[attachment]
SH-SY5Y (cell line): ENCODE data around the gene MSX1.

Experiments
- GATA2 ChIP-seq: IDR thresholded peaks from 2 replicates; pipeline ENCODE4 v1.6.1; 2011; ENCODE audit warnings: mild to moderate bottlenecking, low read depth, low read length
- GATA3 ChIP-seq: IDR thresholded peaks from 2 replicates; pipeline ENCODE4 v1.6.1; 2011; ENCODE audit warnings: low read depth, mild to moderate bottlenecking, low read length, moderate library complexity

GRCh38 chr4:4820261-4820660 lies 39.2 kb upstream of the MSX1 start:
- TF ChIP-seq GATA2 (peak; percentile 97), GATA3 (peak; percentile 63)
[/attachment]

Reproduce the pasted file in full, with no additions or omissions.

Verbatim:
SH-SY5Y (cell line): ENCODE data around the gene MSX1.

Experiments
- GATA2 ChIP-seq: IDR thresholded peaks from 2 replicates; pipeline ENCODE4 v1.6.1; 2011; ENCODE audit warnings: mild to moderate bottlenecking, low read depth, low read length
- GATA3 ChIP-seq: IDR thresholded peaks from 2 replicates; pipeline ENCODE4 v1.6.1; 2011; ENCODE audit warnings: low read depth, mild to moderate bottlenecking, low read length, moderate library complexity

GRCh38 chr4:4820261-4820660 lies 39.2 kb upstream of the MSX1 start:
- TF ChIP-seq GATA2 (peak; percentile 97), GATA3 (peak; percentile 63)